Tamanthi Wildlife Reserve

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Tamanthi Wildlife Reserve
IUCN category IV (habitat/species management area)
Map showing the location of Tamanthi Wildlife Reserve
Map showing the location of Tamanthi Wildlife Reserve
Location within Burma (Myanmar)
Location Hkamti District, Sagaing Region, Burma (Myanmar)
Coordinates 25°21′50″N 95°33′36″E / 25.364°N 95.56°E / 25.364; 95.56Coordinates: 25°21′50″N 95°33′36″E / 25.364°N 95.56°E / 25.364; 95.56[1]
Area 830.40 sq mi (2,150.7 km2)
Established 1974

Tamanthi Wildlife Reserve is a wildlife reserve of Burma (Myanmar). It was established on April 11, 1974 on the eastern bank of the Chindwin River, across from the town of Tamanthi. It lies within the Hkamti District of Sagaing Region, and covers 830.40 sq mi (2,150.7 km2),[2] bounded between the Uyu and Chindwin rivers with 230.40 sq mi (596.7 km2) of the area in Homalin Township, and 600 sq mi (1,600 km2) in Hkamti Township.

The sanctuary is home to tigers, elephants, gaur (Asiatic bison), leopards, serow, and bear. In all over 30 mammals are found there.[3] Formerly it was the home of the Sumatran Rhinoceros (Didermocherus Sumatrensis) and the Javan Rhinoceros (Rhinoceros sondaicus), which seem to have become extinct in the area in the 1980s.[4] In the past, it was a favourite ground for wild life hunters and poachers, because its remoteness had preserved a high biodiversity.[4] Folklore has the area as a home for were-tigers, who appear to hunters as beautiful young girls in the day time, only to become ravening beasts at night.[5] Among the many birds found in the reserve are the white-winged wood duck (Cairina scutulata) and the masked finfoot (Heliopais personata).[5] Of note among the amphibians is an endangered species of roofed turtle which are found there.[3]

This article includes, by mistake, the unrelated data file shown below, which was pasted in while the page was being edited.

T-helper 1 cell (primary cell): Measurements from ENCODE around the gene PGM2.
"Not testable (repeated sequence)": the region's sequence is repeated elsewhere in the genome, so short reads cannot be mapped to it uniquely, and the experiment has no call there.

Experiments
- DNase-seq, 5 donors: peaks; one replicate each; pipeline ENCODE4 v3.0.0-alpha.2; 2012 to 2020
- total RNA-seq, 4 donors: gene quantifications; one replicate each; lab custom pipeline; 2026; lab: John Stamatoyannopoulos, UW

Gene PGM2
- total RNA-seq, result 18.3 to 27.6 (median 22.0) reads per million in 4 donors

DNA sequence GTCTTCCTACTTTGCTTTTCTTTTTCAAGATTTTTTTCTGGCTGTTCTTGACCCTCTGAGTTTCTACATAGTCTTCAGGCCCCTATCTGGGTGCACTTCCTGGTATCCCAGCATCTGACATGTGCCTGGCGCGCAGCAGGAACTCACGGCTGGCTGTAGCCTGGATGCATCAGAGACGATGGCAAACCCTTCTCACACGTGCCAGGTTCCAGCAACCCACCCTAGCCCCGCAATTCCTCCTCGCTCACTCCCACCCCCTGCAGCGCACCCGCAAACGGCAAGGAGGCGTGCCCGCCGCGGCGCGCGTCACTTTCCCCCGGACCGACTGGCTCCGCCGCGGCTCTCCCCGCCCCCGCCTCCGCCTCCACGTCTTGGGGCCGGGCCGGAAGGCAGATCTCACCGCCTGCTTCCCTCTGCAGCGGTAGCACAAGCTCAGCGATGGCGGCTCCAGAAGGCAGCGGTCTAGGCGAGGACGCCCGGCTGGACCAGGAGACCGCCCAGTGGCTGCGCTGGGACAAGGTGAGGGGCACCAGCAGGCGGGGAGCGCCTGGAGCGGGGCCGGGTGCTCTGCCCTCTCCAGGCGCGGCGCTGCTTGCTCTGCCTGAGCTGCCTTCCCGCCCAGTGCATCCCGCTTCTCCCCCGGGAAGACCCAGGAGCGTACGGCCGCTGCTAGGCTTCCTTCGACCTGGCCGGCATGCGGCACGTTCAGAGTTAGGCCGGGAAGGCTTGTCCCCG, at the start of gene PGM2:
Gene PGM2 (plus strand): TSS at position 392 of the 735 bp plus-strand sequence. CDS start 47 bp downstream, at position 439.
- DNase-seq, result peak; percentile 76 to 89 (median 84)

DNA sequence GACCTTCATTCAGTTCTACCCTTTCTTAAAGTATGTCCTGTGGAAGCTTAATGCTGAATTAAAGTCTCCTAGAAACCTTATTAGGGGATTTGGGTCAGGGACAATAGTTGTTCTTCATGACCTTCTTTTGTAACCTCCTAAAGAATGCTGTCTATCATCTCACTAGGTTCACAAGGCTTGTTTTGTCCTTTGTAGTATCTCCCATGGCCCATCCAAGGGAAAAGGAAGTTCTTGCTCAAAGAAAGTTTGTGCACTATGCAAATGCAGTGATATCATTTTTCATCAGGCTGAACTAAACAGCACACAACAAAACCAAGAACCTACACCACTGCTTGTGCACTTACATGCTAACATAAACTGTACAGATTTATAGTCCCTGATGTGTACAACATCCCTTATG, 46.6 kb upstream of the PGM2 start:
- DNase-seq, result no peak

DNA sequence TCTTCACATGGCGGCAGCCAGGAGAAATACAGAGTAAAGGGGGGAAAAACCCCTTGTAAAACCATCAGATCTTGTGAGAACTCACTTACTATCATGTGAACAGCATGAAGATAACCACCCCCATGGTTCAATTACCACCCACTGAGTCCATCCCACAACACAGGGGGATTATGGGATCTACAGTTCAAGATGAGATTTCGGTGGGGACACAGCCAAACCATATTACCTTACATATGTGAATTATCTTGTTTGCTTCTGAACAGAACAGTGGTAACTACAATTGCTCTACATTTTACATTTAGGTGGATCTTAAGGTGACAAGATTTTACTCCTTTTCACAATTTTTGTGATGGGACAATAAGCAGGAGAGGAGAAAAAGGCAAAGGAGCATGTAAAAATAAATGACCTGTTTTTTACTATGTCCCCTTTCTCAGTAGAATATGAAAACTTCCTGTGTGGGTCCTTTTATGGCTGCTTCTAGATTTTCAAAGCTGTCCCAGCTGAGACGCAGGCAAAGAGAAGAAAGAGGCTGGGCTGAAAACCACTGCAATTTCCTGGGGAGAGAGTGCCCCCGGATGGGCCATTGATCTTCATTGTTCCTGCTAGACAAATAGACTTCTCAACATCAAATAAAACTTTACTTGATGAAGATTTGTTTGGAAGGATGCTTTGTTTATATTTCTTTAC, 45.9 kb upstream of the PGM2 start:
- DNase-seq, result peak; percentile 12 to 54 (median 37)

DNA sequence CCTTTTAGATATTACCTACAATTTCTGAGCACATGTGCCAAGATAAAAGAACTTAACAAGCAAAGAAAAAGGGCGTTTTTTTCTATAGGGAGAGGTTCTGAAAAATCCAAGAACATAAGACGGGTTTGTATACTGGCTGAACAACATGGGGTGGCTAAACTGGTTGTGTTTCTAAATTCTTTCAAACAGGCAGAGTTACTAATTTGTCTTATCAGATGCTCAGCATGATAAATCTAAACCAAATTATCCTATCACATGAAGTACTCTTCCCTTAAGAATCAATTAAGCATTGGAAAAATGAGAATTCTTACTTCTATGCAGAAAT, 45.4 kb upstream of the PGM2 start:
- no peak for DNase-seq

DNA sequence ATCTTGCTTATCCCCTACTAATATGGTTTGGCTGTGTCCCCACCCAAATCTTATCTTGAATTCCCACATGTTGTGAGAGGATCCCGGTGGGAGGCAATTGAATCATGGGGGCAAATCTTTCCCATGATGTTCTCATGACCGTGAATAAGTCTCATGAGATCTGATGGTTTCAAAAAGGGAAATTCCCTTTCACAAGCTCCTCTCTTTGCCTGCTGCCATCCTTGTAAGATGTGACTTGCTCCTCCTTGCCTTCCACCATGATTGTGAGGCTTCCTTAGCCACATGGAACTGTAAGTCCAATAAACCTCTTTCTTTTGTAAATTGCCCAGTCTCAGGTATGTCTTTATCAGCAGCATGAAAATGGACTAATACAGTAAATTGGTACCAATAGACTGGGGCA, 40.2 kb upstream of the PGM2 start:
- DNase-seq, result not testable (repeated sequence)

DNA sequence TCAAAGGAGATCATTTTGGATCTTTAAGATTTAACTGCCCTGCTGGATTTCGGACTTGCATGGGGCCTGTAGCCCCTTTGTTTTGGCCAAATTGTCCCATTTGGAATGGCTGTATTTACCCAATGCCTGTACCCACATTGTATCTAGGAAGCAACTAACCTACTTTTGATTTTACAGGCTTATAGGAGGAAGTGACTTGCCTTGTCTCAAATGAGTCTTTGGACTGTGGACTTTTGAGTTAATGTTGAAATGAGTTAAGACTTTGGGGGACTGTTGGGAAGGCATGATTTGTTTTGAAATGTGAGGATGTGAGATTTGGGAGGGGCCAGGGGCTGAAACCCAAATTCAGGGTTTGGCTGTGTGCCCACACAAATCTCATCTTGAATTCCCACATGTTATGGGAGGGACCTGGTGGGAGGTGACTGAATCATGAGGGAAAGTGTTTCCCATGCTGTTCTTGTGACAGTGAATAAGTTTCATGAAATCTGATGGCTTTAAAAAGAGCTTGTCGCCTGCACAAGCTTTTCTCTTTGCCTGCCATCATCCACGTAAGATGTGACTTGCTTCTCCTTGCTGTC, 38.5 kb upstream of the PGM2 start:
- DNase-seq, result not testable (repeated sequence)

Notes[edit]

  1. ^ "Htamanthi Wildlife Sanctuary". protectedplanet.net. 
  2. ^ "National Parks and Nature Reserves" World Institute for Conservation and Environment (WICE), last accessed 12 October 2010
  3. ^ a b "Htamanthie wildlife sanctuary (Homalin Township, Sagaing Division)". Myanmar Walker. Retrieved 2010-10-12. 
  4. ^ a b Rabinowitz, Alan (2002) "Ground Truthing Conservation: Why Biological Exploration Isn’t History" Conservation Magazine 3(4): pp. 20–25
  5. ^ a b Sein Tu (2002). "Tamanthi Wild-life Sanctuary". Department of Psychology, University of Mandalay. Retrieved 2010-10-12. 

External links[edit]